How is oppositional defiant disorder treated?
Treatment for ODD is determined based on many factors, including the child’s age, how severe the symptoms are, and the child’s ability to take part in and tolerate specific therapies. Treatment usually consists of a combination of the following:
- Psychotherapy: Psychotherapy (a type of counseling) is designed to help the child develop more effective ways to express and control anger. A type of therapy called cognitive-behavioral therapy aims to reshape the child’s thinking (cognition) to improve behavior. Family therapy might be used to help improve family interactions and communication among family members. A specialized therapy technique called parent management training (PMT) teaches parents ways to positively change the child’s behavior in the home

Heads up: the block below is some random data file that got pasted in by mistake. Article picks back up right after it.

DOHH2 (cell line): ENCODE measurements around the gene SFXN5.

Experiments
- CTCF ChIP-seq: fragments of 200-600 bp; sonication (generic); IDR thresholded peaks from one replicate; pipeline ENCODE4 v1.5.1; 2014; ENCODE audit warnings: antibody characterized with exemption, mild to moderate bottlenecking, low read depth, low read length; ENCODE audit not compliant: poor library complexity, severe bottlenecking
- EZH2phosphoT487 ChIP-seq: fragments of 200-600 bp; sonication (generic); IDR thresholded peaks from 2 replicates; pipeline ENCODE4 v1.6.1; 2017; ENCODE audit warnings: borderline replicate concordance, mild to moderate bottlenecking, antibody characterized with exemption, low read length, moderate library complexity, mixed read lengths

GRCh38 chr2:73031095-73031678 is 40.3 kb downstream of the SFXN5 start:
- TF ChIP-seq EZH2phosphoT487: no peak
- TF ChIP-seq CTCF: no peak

- Medication: Although there is no medication formally approved to treat ODD, various medications might be used to treat other disorders or symptoms that would make a child’s behavior worse.
What are the complications associated with oppositional defiant disorder?
Children who have ODD might experience rejection by classmates and other peers because of their poor social skills and aggressive and annoying behavior. Without treatment, a child who has ODD has a greater chance of developing a more serious behavioral disorder called conduct disorder.